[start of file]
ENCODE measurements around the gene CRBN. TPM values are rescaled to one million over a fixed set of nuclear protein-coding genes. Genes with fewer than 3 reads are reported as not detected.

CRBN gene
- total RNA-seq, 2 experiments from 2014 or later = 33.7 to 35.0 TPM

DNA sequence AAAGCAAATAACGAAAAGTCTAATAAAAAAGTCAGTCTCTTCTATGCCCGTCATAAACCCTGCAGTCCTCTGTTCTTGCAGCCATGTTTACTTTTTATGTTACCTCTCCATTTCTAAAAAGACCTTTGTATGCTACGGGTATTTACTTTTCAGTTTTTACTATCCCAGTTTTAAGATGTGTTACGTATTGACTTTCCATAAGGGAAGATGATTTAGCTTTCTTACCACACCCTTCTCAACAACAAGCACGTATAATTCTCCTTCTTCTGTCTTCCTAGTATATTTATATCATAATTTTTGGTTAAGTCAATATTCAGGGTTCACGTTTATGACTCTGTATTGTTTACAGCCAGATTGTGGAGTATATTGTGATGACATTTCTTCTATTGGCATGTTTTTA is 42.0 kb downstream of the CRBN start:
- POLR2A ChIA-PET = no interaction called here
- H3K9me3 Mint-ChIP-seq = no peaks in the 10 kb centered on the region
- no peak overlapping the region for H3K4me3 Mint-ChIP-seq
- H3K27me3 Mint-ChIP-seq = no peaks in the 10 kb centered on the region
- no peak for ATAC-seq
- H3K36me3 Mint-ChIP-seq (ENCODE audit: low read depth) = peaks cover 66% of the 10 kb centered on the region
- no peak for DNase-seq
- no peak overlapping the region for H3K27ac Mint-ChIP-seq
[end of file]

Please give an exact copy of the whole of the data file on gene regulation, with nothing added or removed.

ENCODE measurements around the gene CRBN. TPM values are rescaled to one million over a fixed set of nuclear protein-coding genes. Genes with fewer than 3 reads are reported as not detected.

CRBN gene
- total RNA-seq, 2 experiments from 2014 or later = 33.7 to 35.0 TPM

DNA sequence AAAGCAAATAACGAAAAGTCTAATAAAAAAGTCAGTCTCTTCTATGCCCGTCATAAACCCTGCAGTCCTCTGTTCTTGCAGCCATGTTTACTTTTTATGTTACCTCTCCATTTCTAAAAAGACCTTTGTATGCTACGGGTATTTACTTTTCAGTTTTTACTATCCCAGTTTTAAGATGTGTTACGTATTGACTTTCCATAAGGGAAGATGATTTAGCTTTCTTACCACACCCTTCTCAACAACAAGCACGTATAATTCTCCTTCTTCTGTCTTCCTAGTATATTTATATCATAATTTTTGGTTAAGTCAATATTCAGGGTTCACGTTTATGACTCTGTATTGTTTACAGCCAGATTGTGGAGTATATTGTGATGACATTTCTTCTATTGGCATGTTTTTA is 42.0 kb downstream of the CRBN start:
- POLR2A ChIA-PET = no interaction called here
- H3K9me3 Mint-ChIP-seq = no peaks in the 10 kb centered on the region
- no peak overlapping the region for H3K4me3 Mint-ChIP-seq
- H3K27me3 Mint-ChIP-seq = no peaks in the 10 kb centered on the region
- no peak for ATAC-seq
- H3K36me3 Mint-ChIP-seq (ENCODE audit: low read depth) = peaks cover 66% of the 10 kb centered on the region
- no peak for DNase-seq
- no peak overlapping the region for H3K27ac Mint-ChIP-seq